Katherine:                  

Is the COVID vaccine safe and effective for advanced non-melanoma skin cancer patients?

Dr. Sondak:                

I’ve spent my entire career studying the human immune system and vaccines for cancer. The COVID vaccine is the safest, most effective vaccine we have ever seen. It is like the difference between the Wright brothers airplane and the Apollo spaceships in terms of sophistication.

It is a vaccine that has gotten politicized and has gotten tangled up in all kinds of stuff. But again, it is the safest, most effective vaccine we’ve ever seen. I highly recommend it for all of our patients. I believe that all of our patients with cancer, and their family members, and their children of appropriate age should be vaccinated and boosted.

Even if you do that, as I have done, I go vaccinated, I got boosted, and I got COVID. It was milder than the usual cold I get every year before COVID. If I hadn’t been tested, I wouldn’t have even known I had it. I only get tested to avoid spreading it to family members and especially to vulnerable patients. If your immune system is weakened and it’s even more important to be vaccinated.

So, the only advice I give to my patients about the vaccine, and the vaccination specifically, is think about which arm to have it in. If you’ve got an active cancer, say in the left arm, have it in the right arm. Not because it will hurt the cancer, but because in the early days after the vaccine, you may get a little bit of swelling of the lymph nodes. We don’t want your doctor or anybody doing a CAT scan, or ultrasound, or mammogram, or any other test to accidentally think that those enlarged lymph nodes are from the cancer.

If you had the vaccine recently and are getting any type of diagnostic procedure, like a CAT scan mammogram or ultrasound of those lymph nodes, tell the team that you had a recent COVID vaccine.

Katherine:                  

That’s excellent advice. Thank you. Good to know.

What Is Non-Melanoma Skin Cancer?

What Is Non-Melanoma Skin Cancer? from Patient Empowerment Network on Vimeo.

Dr. Vernon Sondak provides an overview of the types of skin cancer and defines non-melanoma skin cancer.

Dr. Vernon Sondak is the Chair of the Department of Cutaneous Oncology at H. Lee Moffitt Cancer Center and Research Institute. Learn more about Dr. Sondak, here.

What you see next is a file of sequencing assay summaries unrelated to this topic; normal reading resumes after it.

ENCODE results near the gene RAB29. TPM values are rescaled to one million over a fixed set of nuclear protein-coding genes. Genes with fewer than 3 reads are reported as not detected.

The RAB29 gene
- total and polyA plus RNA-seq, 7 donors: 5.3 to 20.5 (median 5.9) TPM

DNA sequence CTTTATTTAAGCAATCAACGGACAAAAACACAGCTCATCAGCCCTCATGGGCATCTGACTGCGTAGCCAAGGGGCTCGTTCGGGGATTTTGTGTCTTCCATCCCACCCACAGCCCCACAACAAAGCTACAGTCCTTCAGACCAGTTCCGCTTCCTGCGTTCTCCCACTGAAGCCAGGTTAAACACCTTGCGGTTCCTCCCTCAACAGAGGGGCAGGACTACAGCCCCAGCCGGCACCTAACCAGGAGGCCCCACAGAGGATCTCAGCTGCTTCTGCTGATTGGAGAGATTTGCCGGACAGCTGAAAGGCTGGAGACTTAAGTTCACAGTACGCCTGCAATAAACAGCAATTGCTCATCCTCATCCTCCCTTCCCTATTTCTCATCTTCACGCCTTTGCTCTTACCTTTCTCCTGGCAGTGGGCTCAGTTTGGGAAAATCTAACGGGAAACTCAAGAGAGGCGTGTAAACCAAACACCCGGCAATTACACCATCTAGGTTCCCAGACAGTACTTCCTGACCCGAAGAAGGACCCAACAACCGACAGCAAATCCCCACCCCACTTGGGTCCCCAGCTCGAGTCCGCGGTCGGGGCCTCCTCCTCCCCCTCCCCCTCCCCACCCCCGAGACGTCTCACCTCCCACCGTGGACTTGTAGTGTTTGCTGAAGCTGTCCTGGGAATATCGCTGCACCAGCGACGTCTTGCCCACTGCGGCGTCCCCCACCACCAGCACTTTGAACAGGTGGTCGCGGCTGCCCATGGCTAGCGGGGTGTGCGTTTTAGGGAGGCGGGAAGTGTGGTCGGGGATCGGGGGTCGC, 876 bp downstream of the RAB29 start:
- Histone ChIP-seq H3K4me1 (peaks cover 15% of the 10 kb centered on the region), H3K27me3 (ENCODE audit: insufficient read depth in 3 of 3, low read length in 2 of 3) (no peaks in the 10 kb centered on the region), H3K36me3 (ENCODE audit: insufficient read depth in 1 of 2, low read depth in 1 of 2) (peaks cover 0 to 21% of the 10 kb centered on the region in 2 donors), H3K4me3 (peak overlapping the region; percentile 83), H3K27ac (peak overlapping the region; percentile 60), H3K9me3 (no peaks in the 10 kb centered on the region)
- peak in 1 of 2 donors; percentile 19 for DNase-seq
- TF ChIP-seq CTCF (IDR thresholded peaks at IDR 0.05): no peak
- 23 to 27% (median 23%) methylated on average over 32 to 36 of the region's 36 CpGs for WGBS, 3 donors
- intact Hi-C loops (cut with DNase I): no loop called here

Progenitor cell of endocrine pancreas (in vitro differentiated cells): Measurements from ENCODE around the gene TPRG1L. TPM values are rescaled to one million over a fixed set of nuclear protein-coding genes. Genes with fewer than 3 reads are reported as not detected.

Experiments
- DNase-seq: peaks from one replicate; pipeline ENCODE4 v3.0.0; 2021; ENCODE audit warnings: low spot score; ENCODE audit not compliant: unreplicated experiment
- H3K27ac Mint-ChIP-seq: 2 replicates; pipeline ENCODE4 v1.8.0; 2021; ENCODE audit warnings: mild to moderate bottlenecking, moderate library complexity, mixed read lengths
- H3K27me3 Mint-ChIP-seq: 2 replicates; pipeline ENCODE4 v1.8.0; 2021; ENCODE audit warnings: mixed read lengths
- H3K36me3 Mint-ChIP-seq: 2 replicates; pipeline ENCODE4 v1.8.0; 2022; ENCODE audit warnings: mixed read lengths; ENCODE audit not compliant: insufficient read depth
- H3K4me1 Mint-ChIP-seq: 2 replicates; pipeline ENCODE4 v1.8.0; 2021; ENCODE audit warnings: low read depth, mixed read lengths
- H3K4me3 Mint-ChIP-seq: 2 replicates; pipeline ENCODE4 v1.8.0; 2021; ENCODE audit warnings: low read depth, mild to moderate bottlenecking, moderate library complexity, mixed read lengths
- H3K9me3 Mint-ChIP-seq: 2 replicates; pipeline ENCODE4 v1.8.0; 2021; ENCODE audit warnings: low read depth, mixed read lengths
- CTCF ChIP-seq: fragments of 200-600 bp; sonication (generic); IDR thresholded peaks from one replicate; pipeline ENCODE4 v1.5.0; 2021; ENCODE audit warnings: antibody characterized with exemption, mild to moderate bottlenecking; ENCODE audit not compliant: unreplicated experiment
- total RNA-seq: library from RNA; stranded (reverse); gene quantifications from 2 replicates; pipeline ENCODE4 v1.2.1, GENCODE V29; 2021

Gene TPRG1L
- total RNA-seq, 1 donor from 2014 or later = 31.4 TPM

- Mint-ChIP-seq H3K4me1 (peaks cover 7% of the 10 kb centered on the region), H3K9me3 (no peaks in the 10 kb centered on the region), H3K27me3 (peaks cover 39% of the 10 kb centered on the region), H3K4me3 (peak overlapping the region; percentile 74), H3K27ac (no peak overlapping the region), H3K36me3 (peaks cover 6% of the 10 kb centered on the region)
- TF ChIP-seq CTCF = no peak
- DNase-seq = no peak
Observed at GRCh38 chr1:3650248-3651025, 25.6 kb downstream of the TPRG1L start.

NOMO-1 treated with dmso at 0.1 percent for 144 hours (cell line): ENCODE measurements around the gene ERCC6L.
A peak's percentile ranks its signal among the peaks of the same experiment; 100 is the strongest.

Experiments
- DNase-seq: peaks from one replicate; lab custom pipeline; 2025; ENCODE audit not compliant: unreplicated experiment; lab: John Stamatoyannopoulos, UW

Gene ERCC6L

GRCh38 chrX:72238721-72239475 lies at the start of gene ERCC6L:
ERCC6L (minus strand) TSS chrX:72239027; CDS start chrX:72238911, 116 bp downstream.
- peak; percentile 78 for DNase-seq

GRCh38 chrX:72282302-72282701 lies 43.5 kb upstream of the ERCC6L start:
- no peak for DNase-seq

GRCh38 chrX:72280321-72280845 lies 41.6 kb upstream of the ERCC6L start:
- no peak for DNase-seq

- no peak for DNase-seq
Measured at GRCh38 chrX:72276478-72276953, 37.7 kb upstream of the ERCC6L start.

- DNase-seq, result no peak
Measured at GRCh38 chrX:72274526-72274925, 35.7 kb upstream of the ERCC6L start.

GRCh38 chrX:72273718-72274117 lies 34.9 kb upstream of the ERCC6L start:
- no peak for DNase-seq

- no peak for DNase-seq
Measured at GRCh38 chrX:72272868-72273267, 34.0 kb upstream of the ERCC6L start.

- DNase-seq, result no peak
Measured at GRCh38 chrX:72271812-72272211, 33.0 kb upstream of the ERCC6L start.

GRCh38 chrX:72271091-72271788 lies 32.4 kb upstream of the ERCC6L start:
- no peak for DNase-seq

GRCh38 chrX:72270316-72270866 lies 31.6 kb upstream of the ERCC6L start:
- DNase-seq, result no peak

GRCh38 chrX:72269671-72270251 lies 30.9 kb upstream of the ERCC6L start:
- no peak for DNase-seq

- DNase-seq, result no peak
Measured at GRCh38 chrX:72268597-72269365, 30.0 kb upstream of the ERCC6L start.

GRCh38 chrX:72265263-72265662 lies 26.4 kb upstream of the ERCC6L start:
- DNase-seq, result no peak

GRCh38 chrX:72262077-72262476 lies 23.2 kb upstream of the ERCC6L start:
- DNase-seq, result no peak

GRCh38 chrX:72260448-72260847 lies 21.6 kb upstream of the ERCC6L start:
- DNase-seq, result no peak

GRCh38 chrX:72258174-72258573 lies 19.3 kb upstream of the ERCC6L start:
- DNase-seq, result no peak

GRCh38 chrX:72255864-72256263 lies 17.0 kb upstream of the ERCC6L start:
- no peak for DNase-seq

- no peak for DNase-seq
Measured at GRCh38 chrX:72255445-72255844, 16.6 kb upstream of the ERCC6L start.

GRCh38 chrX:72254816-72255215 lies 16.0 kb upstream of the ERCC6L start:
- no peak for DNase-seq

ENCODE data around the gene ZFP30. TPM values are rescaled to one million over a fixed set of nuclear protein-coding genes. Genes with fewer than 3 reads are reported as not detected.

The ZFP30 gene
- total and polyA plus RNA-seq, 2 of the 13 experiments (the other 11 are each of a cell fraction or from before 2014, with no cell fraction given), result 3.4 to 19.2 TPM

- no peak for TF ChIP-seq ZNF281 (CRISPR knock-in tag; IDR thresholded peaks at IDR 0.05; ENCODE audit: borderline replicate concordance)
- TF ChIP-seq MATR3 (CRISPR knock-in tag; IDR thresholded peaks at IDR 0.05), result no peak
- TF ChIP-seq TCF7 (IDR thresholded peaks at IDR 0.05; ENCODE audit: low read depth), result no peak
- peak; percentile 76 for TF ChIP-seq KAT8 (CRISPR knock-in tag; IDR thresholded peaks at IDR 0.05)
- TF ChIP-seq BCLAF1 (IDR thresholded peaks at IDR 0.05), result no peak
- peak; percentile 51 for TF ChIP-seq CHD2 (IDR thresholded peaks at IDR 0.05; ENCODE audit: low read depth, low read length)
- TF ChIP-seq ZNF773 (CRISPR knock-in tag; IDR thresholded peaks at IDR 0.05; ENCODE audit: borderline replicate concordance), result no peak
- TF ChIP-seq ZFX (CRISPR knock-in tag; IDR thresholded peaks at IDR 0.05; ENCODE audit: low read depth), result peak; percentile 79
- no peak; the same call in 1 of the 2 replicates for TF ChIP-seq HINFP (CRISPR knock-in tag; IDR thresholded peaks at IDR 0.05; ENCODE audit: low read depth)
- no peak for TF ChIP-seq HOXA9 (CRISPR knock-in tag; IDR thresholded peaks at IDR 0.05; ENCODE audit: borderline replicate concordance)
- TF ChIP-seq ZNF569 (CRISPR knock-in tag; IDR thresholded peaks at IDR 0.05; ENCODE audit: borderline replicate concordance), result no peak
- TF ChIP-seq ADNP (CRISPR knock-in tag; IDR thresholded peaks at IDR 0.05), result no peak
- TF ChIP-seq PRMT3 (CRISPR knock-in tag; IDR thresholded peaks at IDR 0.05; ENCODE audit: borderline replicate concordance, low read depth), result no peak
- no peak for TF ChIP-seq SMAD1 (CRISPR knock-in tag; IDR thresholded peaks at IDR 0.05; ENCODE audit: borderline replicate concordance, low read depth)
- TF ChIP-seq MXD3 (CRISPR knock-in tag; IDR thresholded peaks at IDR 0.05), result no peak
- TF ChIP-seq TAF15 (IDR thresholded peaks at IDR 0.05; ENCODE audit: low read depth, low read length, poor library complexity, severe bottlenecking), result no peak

Katherine:                  

Let’s start with the basics Dr. Sondak. What exactly is non-melanoma skin cancer?

Dr. Sondak:                

Well, it’s a great question. Sometimes we wish there was a better term, because it obviously is defining this by what it’s not, not by what it is.

Katherine:                  

Right.

Dr. Sondak:                

Melanoma is the most prevalent of the really severe skin cancers. By severe, I mean the ones with the highest chance of spreading and dying. Each year in the United States, there are close to 10,000 deaths from melanoma every year, and about 100,000 cases of invasive melanoma.

But the other forms of skin cancer, and the most common two forms of skin cancer, are basal cell and squamous cell cancers. These two cancers alone, they are about two to three million cases a year, compared to 100,000 melanoma cases.

Katherine:                  

Wow.

Dr. Sondak:                

But probably causing fewer deaths than those 100,000 melanomas. So, there are many, many more of the skin cancers that aren’t melanoma, then there are of the skin cancers that are melanoma.

In fact, there are probably more skin cancers – just if we took basal and squamous cell cancer – there are probably more of those diagnosed every year in the United States than all other forms of cancer put together.

Katherine:                  

Wow. Wow.

Dr. Sondak:                

Now in general, these skin cancers – besides melanoma – are at a low risk of spreading, and metastasizing, and killing the person if their immune system is normal. So, they have almost gotten passed off as, “Oh, it’s just the skin cancer. It’s nothing to worry about.” But when they reach a certain size, when they get to a point where we call them advanced, then now the stakes are higher. It’s not millions of advanced cases, but it’s many tens of thousands of advanced cases in the United States. Some of them do spread and some of them can be life threatening, or even lethal.

Advanced Non-Melanoma Skin Cancer Treatment Decisions: What’s Right for You?

Advanced Non-Melanoma Skin Cancer Treatment Decisions: What’s Right for You? from Patient Empowerment Network on Vimeo.

When considering an advanced non-melanoma skin cancer treatment approach, what helps determine the best treatment for YOU? Dr. Vernon Sondak discusses key treatment decision factors, emerging research, and shares tips for collaborating with your healthcare team.

Dr. Vernon Sondak is the Chair of the Department of Cutaneous Oncology at H. Lee Moffitt Cancer Center and Research Institute. Learn more about Dr. Sondak, here.
 

Katherine: